Would you be surprised to learn that I haven’t been able to find a single positive quote on the topic of bureaucracy? Probably not. Franz Kafka’s “Every revolution evaporates and leaves behind only the slime of a new bureaucracy” may be my favorite. And I certainly have done my share of railing about red tape, phone trees that never offer the choice one needs, and staff who don’t seem to know how to be helpful.
And yet, in grad school, I learned an important reframe about the bugaboo that is bureaucracy. In my Organization and Administration class, the professor explained that done well, bureaucracy should create the opportunity for routine work to be handled routinely. If that happens, then there is space and time to examine the unusual and consider making exceptions. Designed well, staffed by people who have been trained appropriately and given clear guidelines within which to exercise their authority, bureaucracy can help complex organizations run smoothly
It’s that nugget I often share with staff members as they describe bureaucracy or ‘the administration’ as an impediment to their creativity and innovation. I remind them that we ‘R’ the bureaucracy. They are university administrators. We are often the ones explaining the rules and processes to students and colleagues. Occasionally, we’re the ones saying no. It creates a bit of cognitive dissonance.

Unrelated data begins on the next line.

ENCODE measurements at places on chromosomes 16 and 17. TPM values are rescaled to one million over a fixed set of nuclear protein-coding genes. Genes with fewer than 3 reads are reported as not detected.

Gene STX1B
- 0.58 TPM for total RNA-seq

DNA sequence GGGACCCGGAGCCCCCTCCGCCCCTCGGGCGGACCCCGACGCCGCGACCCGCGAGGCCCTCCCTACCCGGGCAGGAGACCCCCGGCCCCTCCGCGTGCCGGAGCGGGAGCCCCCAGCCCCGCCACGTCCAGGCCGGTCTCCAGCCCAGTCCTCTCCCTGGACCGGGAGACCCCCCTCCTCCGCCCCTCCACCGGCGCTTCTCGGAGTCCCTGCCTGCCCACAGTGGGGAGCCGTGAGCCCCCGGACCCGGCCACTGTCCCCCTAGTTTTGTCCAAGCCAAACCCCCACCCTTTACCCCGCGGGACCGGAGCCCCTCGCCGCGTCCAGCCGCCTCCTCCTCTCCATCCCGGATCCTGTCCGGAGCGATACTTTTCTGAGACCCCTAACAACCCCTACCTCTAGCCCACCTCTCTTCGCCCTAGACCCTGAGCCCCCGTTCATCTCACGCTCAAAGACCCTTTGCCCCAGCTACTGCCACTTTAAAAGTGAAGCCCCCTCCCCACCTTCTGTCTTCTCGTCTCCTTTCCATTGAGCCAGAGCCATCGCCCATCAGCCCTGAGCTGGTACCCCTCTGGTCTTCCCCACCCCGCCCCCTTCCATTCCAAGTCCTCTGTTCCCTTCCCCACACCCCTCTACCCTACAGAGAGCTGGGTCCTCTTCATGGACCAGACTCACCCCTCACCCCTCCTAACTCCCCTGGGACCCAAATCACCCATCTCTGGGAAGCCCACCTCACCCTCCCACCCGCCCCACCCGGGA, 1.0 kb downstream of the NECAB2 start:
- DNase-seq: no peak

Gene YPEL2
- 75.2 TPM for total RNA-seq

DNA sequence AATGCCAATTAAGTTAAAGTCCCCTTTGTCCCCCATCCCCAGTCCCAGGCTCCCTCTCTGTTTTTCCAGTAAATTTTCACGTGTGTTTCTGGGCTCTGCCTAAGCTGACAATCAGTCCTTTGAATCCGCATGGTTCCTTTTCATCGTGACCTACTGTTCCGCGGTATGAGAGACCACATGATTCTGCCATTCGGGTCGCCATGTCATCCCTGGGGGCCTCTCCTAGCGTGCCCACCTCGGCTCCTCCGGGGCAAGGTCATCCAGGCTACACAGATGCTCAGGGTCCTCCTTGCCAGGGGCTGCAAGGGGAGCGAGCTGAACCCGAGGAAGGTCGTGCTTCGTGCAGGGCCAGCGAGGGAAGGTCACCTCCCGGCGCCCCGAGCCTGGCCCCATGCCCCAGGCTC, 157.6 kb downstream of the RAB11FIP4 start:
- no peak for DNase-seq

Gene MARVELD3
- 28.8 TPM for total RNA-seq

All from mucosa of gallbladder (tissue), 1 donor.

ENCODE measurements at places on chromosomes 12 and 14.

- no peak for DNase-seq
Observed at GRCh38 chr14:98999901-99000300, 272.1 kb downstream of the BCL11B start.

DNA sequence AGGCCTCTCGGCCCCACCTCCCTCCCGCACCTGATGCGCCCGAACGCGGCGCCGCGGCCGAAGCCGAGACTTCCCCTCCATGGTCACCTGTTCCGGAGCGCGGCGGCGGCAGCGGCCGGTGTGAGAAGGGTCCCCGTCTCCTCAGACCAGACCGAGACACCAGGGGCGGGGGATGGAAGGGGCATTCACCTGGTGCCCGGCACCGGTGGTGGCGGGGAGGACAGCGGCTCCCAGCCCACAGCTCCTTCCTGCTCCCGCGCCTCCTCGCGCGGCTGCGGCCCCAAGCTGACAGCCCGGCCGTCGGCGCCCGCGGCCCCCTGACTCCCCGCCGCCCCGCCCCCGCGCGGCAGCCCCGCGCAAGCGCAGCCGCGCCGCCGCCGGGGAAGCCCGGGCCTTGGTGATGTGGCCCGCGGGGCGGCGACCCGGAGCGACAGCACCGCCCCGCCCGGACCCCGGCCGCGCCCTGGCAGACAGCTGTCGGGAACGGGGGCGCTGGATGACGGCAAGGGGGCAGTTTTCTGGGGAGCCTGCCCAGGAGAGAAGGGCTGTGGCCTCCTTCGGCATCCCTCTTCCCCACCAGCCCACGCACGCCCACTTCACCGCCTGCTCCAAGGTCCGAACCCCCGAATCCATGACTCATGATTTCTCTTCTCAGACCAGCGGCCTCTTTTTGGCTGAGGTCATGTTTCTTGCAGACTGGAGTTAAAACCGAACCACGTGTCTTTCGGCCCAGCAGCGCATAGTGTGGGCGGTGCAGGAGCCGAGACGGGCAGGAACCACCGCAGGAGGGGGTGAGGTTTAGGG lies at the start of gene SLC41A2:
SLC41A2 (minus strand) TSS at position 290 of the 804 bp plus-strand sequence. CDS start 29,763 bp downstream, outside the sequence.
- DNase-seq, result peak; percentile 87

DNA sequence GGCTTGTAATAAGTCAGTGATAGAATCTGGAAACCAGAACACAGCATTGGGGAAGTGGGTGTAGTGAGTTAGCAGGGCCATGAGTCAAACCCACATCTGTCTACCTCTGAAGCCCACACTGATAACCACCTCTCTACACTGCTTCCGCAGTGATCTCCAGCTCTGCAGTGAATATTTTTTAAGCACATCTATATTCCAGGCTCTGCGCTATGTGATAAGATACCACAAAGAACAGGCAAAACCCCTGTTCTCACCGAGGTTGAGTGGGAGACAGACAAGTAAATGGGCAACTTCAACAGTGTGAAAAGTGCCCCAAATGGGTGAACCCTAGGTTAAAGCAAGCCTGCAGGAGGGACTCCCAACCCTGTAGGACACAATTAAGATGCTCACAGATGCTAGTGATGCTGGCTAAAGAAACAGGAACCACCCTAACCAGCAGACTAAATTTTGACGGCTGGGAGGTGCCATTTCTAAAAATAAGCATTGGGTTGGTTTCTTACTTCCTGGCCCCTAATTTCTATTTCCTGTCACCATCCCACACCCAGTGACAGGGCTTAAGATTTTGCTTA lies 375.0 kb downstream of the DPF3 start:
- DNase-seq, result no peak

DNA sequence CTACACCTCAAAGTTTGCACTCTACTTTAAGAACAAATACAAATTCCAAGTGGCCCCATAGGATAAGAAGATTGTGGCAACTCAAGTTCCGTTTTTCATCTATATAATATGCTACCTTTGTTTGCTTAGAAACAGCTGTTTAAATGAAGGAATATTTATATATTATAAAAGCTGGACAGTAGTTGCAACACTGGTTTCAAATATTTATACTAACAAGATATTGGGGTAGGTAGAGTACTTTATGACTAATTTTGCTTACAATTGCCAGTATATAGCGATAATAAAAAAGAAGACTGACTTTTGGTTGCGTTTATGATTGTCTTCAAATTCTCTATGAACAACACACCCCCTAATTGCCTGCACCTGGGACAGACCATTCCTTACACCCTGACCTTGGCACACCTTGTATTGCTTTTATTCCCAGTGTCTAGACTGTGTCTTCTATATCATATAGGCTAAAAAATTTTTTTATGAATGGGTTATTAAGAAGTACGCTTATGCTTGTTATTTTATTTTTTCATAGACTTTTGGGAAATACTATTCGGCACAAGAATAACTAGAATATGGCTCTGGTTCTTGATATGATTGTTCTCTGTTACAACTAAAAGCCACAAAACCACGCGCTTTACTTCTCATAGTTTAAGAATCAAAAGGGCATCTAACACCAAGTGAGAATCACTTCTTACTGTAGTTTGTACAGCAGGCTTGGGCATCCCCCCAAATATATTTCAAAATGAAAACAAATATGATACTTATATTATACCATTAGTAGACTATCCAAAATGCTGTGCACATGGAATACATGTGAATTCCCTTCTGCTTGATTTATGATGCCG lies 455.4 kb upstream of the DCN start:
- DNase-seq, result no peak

A different version of that cognitive dissonance was on display in some feedback I received after a session on being successful in complex organizations. The participant heard two messages: find your style, be fully yourself as a leader, and “toe the line” as an administrator. She thought I was talking out of both sides of my mouth. I wish she had shared her frustration in the session so we could discuss her concerns. We could have talked about the challenges of holding those two realities that will likely be a perpetual creative tension in our work.
I often say, bring your full self to work, but not your sweats and bed-head self. We need to clean up ourselves a bit when we come into work, but we still bring our values and our opinions to work. However, we don’t get to express them any time we want to. That’s true in person and on social media. We should advocate for change, work for improvements and challenge ourselves and others to examine the status quo. And we have obligations to our organization to accomplish the work we have been hired to do.
Our work brings us in contact with people who have very different, sometimes radically different opinions. Our job requires us to work with them anyway. The bureaucracy gives us a framework to work with them fairly and even-handedly. And the bureaucracy can be something we hide behind rather than do the challenging work of addressing real problems and concerns – for people and within the organization itself.
There are too many levels of complexity on this topic for a short blog post, but it’s an important topic. Being true to oneself and to one’s organization is always challenging, sometimes impossible. Making bureaucracy effective and humane is also difficult. Learning to find our way through the conundrums of these creative tensions is a necessary skill for all of us.